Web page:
New America Media, Profile, Text: Ruby Perez / Photos: Monica Quesada
Raul Rodriguez and Alberto Ledesma live parallel lives. Both proudly claim UC Berkeley as their alma mater. Both have worked hard academically. And both have published personal essays about the stigma of being an undocumented student.
But that’s where their lives diverge. Ledesma was fortunate enough to gain amnesty via the Immigration Reform and Control Act (IRCA), federal legislation that granted amnesty to immigrants who entered the U.S. before 1986. Rodriguez, on the other hand, remains undocumented because legislation like IRCA no longer exists.
“At any point, I felt that I could be deported,” recalls Ledesma. But his anxiety dissipated after the passage of IRCA in 1986. “I went from being a B- student to being an A+ student because once that stress (of being deported) is removed [and] you have that sense of freedom, almost like you get high from it, it makes you a different person.”
Born in the northeastern part of Jalisco state in Mexico, Ledesma moved to the U.S. when he was six-years-old. His father had already come to the U.S. alone, ahead of the rest of the family, as a participant in the temporary-worker Bracero program.
Eventually, Ledesma and the rest of his family decided to join the father in the U.S. for what was supposed to be an extended summer visit, but they would end up remaining in the U.S. for good.
For Ledesma, now a legal resident in the U.S., the undocumented immigrant experience was a chapter in his American experience. For Rodriguez, however, the stigma of being undocumented remains.
Rodriguez is a senior attending UC Berkeley and like so many other undocumented immigrants, he too has deep roots in the U.S. Like Ledesma, he too arrived in the U.S. at the age of six, after relocating with his parents from Lima, Peru.
In the ensuing years, Rodriguez became so ingrained in American life that he didn’t become aware of his undocumented status until attempting to obtain a drivers license at the age of 17. Outwardly, he reflects the American culture as much as any other student who is born here: He attends school, has friends, and participates in the community.
Yet, there is a stress that Rodriguez must struggle with every time he reveals that he is undocumented. Belonging to a culture that does not entirely accept him, Rodriguez now finds himself unable to fulfill the dreams he once held so close.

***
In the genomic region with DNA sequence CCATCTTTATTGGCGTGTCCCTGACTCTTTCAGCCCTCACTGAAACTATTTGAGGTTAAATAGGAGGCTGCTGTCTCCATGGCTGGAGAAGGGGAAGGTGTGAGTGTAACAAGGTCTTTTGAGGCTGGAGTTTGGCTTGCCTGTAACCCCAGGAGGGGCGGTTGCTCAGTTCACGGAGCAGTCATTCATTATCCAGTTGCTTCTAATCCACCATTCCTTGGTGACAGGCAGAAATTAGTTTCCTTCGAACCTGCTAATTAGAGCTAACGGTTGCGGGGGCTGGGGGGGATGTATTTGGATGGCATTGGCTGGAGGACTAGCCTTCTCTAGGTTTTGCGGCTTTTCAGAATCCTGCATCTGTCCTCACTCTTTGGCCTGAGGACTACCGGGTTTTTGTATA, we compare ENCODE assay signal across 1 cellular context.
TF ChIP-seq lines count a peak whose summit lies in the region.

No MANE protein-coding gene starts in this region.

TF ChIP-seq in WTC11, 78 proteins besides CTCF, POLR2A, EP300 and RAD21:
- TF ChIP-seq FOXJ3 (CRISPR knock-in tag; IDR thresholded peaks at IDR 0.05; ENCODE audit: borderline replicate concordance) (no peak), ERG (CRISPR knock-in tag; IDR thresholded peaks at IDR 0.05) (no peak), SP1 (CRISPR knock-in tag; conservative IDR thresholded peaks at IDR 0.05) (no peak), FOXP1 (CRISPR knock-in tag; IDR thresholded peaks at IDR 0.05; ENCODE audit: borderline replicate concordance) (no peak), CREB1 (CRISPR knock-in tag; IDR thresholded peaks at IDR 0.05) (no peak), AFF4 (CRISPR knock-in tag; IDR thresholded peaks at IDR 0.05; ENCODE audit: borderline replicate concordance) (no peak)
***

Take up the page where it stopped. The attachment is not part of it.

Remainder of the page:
Ledesma explains how “acculturative stress” plagues students such as Rodriguez, who live their entire lives believing they are American only to discover their status later in life. Because there is a shame often attached to being undocumented, said Ledesma, parents sometimes choose to hide their children’s true legal status from them.
Ledesma, now an artist and writer, expresses that peculiar sense of alienation through a series of drawings and comic-book style panels in a work-in-progress that he has titled Diary of a Dreamer. The book is made up of semi-autobiographical illustrations, personal essays, and short stories that focus on the lives of undocumented Mexican immigrants struggling to survive urban and college life without getting deported.
In one panel, Ledesma compares himself to Cantinflas, the famous comic actor from the golden age of Mexican cinema, who often portrayed impoverished campesinos and peasants:
“Even now, years after amnesty, I get all tongue-tied when anyone asks me about my immigrant past. I become that undocumented immigrant Cantinflas, twisting words and phrases until nothing I say makes sense. The problem is, I don’t know where my Cantinflas and where the true me begins.”
Rodriguez said he shares that same feeling of being constantly distressed. If he were granted amnesty, he said he would take every opportunity that presented itself, the simplest of all being travel. Before discovering he was undocumented, Rodriguez had plans to move to New York City and Paris, but all of those plans disappeared upon hearing the truth about his legal status.
“Being undocumented means re-shifting your life and not doing what you love,” he said.
Today, Rodriguez lives a life that he can only describe as “going through the motions.” He is not alone. A study conducted by the Immigration Policy Center in 2008 showed that 25 percent of all people in the U.S. are either an immigrant or the child of an immigrant. The same study concluded that 40 percent of all immigrants currently in the U.S. came to this country before 1990, which suggests that they’ve since established deep roots in this country. Many are like Ledesma and Rodriguez, having grown up in the U.S. yet never fully embraced as Americans.
Many like Rodriguez are holding out hope for some sort of legislation, like the Dream Act, which if passed into law would open a pathway to citizenship for undocumented students who either enroll in college or join the armed forces.
The Dream Act, however, could come with caveats. Applicants would need to prove that they entered the country when they were under the age of 16, that they have lived continuously in the U.S. for at least five years, and that they obtained a diploma from a U.S. high school or earned their GED, according to whitehouse.gov. Students with a criminal record would also be barred from receiving any benefits offered under the Dream Act.
Since being granted amnesty under IRCA, Ledesma has obtained a PhD in Ethnic Studies, works at UC Berkeley’s Student Learning Center and contributes essays to various media outlets on issues of immigration. He’s hoping to soon publish his book.
For Rodriguez, the American Dream has proved more elusive. He hopes the eventual passage of the Dream Act will lift the weight of being undocumented off his shoulders, like IRCA did for Ledesma.
“Even just driving, it sucks you know, it definitely sucks. I dream and fantasize about all the things I would accomplish if I just had the chance,” Rodriguez said. “If I just had the opportunity.”